As you can see from the abovementioned points, there are several laws that cater to the specific legal rights of women and provide them a remedy against many kinds of problems while making them aware of their empowerment and security. So, the question here isn’t about the enactment of a new law regarding the problems of women rather it is the proper implementation of the existing laws which would make a huge difference in the quality of life for women in our country. So, how can it be done?

Role of the government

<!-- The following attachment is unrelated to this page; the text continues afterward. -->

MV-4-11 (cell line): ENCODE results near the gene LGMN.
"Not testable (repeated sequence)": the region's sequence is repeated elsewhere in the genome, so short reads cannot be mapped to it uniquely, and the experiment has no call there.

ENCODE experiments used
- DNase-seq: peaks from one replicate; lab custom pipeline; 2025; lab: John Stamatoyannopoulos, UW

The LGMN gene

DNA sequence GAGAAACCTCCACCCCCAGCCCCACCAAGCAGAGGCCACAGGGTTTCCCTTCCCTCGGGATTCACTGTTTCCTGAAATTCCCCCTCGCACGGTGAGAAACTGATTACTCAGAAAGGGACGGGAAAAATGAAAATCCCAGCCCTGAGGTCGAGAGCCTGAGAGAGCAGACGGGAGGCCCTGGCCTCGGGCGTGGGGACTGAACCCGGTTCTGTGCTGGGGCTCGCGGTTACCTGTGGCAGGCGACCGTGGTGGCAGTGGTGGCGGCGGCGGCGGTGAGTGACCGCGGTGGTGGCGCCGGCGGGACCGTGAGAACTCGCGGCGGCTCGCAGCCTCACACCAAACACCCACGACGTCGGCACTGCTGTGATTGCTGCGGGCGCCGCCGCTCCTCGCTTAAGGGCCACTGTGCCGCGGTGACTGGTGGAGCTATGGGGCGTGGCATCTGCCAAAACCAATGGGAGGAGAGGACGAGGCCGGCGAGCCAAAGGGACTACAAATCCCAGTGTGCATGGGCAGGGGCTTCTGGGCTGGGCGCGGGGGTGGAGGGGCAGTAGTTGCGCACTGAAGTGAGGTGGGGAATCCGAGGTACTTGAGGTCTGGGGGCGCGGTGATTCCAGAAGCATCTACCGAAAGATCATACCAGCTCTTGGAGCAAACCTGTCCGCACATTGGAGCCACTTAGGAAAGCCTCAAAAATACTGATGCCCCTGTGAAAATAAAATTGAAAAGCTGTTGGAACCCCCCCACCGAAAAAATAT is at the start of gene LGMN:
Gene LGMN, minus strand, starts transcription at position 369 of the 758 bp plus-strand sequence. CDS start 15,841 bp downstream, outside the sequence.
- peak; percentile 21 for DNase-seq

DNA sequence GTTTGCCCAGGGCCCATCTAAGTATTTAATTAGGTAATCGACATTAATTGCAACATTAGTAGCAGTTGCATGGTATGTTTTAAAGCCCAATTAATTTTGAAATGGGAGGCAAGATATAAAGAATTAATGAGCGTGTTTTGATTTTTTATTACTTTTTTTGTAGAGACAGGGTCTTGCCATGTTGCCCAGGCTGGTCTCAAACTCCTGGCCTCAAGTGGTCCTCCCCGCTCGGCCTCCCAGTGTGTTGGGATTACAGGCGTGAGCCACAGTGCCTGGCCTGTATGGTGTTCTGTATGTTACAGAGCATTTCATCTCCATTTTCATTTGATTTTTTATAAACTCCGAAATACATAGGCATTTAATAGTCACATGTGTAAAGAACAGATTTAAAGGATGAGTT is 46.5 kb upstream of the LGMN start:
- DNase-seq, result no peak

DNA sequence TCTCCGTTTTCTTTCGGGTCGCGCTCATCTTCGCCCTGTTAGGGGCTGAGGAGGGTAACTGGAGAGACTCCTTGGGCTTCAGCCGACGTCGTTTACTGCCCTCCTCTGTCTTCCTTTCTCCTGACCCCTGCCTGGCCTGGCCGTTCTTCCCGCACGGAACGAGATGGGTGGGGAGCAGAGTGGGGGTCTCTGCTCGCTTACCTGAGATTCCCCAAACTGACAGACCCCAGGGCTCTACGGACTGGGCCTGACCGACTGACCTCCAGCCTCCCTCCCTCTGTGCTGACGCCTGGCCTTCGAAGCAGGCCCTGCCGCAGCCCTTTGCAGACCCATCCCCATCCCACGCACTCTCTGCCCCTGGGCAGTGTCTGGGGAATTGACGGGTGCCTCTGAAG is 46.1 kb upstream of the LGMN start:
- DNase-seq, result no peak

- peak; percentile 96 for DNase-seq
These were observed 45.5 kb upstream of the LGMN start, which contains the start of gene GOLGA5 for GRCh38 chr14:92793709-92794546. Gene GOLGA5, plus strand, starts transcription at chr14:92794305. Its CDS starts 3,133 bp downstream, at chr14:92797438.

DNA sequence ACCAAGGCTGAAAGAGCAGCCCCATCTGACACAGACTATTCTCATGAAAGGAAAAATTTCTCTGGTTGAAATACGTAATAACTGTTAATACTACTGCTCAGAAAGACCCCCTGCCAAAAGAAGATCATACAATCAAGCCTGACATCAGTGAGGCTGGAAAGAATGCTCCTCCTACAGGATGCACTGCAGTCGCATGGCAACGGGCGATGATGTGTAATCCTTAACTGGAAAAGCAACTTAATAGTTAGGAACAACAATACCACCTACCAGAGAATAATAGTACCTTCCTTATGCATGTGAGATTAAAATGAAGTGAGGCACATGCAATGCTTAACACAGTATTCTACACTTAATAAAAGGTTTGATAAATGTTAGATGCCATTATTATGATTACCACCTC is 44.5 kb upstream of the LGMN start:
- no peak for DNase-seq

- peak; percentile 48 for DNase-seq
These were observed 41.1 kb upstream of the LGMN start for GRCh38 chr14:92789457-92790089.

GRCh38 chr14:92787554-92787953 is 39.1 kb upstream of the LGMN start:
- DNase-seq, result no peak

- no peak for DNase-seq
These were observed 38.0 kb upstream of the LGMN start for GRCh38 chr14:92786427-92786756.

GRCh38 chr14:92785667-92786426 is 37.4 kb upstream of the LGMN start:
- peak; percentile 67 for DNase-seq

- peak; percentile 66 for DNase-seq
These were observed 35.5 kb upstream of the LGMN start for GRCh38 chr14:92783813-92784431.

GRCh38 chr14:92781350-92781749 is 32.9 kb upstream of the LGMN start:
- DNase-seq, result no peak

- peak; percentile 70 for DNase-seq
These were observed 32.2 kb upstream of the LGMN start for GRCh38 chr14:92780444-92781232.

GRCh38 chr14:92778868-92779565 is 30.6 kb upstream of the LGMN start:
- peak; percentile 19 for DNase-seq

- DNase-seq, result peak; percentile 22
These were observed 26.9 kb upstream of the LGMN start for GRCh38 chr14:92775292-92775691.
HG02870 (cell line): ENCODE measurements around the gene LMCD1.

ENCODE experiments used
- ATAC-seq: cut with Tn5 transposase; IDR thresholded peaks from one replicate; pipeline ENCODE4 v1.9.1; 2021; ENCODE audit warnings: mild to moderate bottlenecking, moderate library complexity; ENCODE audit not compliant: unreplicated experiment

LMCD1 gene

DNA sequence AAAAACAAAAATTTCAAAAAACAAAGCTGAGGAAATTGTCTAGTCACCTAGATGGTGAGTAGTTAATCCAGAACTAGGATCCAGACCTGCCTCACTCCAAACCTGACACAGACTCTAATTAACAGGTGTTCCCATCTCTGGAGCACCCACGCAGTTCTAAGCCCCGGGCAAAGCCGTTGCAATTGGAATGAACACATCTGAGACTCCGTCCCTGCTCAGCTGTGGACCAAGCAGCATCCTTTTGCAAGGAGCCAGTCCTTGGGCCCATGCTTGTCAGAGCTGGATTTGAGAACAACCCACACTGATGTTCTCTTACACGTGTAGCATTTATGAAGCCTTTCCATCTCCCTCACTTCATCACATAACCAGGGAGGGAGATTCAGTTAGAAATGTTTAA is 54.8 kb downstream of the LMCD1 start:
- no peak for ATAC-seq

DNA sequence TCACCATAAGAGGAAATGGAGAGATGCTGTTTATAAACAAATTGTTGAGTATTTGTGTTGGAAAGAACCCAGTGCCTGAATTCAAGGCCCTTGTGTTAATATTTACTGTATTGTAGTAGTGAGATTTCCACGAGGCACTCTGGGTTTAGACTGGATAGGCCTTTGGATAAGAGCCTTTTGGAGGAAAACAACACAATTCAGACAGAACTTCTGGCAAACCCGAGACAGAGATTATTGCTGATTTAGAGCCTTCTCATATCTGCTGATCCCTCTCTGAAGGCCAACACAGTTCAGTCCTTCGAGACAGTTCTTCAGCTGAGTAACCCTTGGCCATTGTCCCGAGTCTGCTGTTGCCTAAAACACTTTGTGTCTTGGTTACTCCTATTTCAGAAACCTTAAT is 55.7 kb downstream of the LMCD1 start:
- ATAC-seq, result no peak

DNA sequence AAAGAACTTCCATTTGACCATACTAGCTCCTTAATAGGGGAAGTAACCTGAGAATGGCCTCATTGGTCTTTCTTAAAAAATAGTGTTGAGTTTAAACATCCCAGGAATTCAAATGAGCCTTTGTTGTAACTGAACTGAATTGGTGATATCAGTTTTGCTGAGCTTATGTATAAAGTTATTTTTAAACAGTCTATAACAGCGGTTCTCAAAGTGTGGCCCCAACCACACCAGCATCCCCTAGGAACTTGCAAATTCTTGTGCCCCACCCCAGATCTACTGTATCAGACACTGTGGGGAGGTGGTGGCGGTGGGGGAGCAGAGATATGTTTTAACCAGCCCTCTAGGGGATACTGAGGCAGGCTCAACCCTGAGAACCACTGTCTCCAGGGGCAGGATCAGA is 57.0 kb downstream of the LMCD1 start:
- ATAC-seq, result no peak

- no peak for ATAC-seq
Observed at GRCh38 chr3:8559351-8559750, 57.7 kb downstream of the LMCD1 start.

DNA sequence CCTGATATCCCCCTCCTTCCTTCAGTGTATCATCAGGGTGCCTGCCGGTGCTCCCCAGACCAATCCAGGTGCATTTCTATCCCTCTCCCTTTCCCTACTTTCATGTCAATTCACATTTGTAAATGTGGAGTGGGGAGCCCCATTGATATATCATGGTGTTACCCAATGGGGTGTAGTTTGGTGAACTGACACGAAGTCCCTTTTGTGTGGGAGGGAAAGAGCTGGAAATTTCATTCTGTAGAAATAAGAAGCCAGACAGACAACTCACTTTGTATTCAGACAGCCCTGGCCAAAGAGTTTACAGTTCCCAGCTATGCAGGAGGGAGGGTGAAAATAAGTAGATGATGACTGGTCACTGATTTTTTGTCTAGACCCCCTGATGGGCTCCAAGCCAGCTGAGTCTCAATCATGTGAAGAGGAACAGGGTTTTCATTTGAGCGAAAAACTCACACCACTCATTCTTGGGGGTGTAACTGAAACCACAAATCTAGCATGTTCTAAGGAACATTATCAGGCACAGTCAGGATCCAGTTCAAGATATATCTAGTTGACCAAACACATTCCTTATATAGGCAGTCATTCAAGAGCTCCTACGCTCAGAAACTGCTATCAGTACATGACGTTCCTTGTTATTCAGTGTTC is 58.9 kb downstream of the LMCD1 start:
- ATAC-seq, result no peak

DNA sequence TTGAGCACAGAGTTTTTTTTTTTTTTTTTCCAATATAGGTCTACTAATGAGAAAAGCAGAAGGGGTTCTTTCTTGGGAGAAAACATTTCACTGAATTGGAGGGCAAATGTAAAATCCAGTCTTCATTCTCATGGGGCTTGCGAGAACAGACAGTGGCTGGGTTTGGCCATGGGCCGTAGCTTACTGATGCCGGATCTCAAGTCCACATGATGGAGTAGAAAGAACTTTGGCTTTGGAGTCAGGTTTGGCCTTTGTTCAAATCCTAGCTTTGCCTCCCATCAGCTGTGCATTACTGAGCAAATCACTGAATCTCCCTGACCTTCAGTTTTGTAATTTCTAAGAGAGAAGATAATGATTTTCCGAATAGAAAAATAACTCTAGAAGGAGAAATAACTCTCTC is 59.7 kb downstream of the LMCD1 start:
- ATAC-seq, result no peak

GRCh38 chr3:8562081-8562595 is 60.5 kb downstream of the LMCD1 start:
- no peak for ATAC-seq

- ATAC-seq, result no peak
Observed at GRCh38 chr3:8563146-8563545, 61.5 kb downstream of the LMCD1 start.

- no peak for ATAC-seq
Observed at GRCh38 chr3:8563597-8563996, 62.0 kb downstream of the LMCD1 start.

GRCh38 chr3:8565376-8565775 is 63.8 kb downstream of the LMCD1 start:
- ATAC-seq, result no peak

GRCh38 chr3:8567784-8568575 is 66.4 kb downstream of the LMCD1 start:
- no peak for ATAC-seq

The government should specifically target these areas and ensure that the concerned legislation is implemented properly and its effect is enforced throughout the country. There is no point in having a law that is excellent on paper but never sees the light of day. There must be a significant improvement in the infrastructure related to the legislations be it physical or intellectual, in order to protect the rights of women. The government fund should be utilised in a way that provides the required funds to the fast-track courts which could, in turn, provide a one-stop crisis Centre for all the issues pertaining to women. Similarly, shelter homes must be provided with adequate infrastructure and funding in order to be able to ensure that the places are welcoming for women and cater to their needs. Police stations also have to be welcoming to women so that more and more of them register their cases and complaints. The statistics clearly show that crimes against women are under-reported severely in our country. For a democracy like India, it doesn’t help us at the international platform when it comes to relationships with other developed countries. Suppressing the grievances of women only embolden is the perpetrators roaming around in the country and tarnishes the system’s efficiency in the eyes of people.